Mortal Engines

Some scars never heal

Have you ever found yourself lying awake in bed at night wondering what the love child of The Lord of the Rings and Star Wars might look like? Well if that sounds like you then a restful night sleep will be on its way after Mortal Engines hits the big screen: this sensational steampunk smash from the filmmakers of The Lord of the Rings and The Hobbit interweave narratives from everything George Lucas to Stephanie Meyer, and not always for the better.

Following the ’60 Minute War’, Earth’s crust has been shattered and mobile ‘traction cities’ roam the desolate terrain. When the mysterious Hester Shaw (Hera Hilmar) makes her way onto ‘London’ and is swiftly forced back into the outland after stabbing the ambitious – though somewhat dubious – historian Thaddeus Valentine (Hugo Weaving) for reasons unknown, she is lumped with the unworldly Londoner Tom Natsworthy (Robert Sheehan) who finds himself in the wrong place at the wrong time. Together they must find a way to survive, to uncover Thaddeus’ sinister tech-filled plot, and not kill each other before they do.

With its epic set-up and blend of genres – steampunk, fantasy, adventure, dystopian, YA, and romance all in one –  Mortal Engines lends itself to a variety of films, comparisons are to its disadvantage. This is especially evident when it comes to the characters, of which there are just about too many. The naïve Tom is slow to believe his home city could ever be anything but perfect, the villainous Thaddeus is charming but so blatantly evil, and Leila George’s Katherine (daughter of Thaddeus) is wiped of any character she might have possessed in the novels rendering her arc entirely pointless. We’ve seen genuinely unsavoury villains, compelling characters ‘coming to consciousness’, and well-played side characters in so many other franchise films, so it’s hard to connect with those of director Christian Rivers’ world who are underwhelming at best.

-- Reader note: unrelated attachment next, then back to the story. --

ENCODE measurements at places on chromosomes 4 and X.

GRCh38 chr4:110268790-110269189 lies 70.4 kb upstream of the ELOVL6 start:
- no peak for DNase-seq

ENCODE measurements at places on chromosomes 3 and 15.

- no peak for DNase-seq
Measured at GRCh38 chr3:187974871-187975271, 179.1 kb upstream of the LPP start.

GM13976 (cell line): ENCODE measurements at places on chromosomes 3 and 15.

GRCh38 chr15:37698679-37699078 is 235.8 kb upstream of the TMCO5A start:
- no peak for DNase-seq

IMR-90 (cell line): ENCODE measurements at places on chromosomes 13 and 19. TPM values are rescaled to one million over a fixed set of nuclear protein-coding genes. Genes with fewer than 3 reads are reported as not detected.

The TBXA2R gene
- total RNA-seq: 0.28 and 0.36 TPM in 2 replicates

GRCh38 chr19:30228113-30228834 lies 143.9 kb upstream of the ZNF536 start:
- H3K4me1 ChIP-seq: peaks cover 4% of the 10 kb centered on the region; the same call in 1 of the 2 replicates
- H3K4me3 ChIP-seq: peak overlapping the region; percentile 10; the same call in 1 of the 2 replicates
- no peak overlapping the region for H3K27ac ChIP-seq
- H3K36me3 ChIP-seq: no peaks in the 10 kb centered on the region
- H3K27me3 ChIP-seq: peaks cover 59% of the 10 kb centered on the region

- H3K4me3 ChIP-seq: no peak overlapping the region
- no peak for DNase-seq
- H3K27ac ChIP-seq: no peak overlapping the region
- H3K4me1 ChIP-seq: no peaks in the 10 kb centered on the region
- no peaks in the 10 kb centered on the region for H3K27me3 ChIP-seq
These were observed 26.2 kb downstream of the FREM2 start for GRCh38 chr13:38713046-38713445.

The films lead, Hester, too is repeatedly undermined by narrative decisions: this bad-ass female lead is quickly taken down a peg and must be cared for by her newfound male friend, romance blossoming between them before you even have to time to make a dent in your popcorn. It is a real shame too, seeing that her character is one of the most unique aspects of the film: her relationship with the memory of her mother, with Shrike (Stephen Lang), and with the broken land itself help mould her character into one of new depths that, thanks to Hilmar’s solid performance, you can’t help but engage with.

However, despite the fact this film may have been more suited for a release a few years ago – when cinemas were ripe with dystopian adventures – it is unfair to deny how spectacular Mortal Engines is. Is the plot predictable? Yes. Does that mean it is innately bad? No. Characters are given time to shine and in the case of the stand-out supporter Anna Fang (Jihae) show off, and there are emotional moments scattered through the show-stealing action sequences to keep the characters grounded. But it is the action sequences that are the real feats of the film; they are relentless and exciting, combining traditional battle tropes with their distinguishable world look with steampunk air-ships battling it out Star Wars style.

The world created by Rivers and production designer Dan Hannah (a key WETA veteran) is deeply rich and wildly interesting. Blending CGI with practical effects, each frame is filled to bursting with elements of this strangely familiar post-apocalyptic world. It’s here that you’ll be reminded of this film’s LOTR association.  Mortal Engines is nothing new, but everything it does is done well; performances are strong, the score is awe-inspiring, and aesthetics are even better than you might imagine.  Rivers’ fantasy film works hard to bring the magic back to the epic-YA genre and succeeds in doing so through sheer will, if nothing else.

Alex Dewing

Updated: Dec 07, 2018

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